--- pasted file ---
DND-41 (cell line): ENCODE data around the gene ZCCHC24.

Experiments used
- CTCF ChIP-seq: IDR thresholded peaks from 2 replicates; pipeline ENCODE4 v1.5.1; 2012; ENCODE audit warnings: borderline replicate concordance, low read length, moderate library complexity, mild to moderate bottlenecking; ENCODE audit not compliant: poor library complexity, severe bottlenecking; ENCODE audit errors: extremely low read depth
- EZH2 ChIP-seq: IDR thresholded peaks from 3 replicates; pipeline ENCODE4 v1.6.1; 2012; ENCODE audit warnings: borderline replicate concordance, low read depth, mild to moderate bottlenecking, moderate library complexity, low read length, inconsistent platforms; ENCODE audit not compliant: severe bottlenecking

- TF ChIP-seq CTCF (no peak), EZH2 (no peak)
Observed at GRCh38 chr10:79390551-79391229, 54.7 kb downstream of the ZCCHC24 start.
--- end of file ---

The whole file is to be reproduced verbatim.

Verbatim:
DND-41 (cell line): ENCODE data around the gene ZCCHC24.

Experiments used
- CTCF ChIP-seq: IDR thresholded peaks from 2 replicates; pipeline ENCODE4 v1.5.1; 2012; ENCODE audit warnings: borderline replicate concordance, low read length, moderate library complexity, mild to moderate bottlenecking; ENCODE audit not compliant: poor library complexity, severe bottlenecking; ENCODE audit errors: extremely low read depth
- EZH2 ChIP-seq: IDR thresholded peaks from 3 replicates; pipeline ENCODE4 v1.6.1; 2012; ENCODE audit warnings: borderline replicate concordance, low read depth, mild to moderate bottlenecking, moderate library complexity, low read length, inconsistent platforms; ENCODE audit not compliant: severe bottlenecking

- TF ChIP-seq CTCF (no peak), EZH2 (no peak)
Observed at GRCh38 chr10:79390551-79391229, 54.7 kb downstream of the ZCCHC24 start.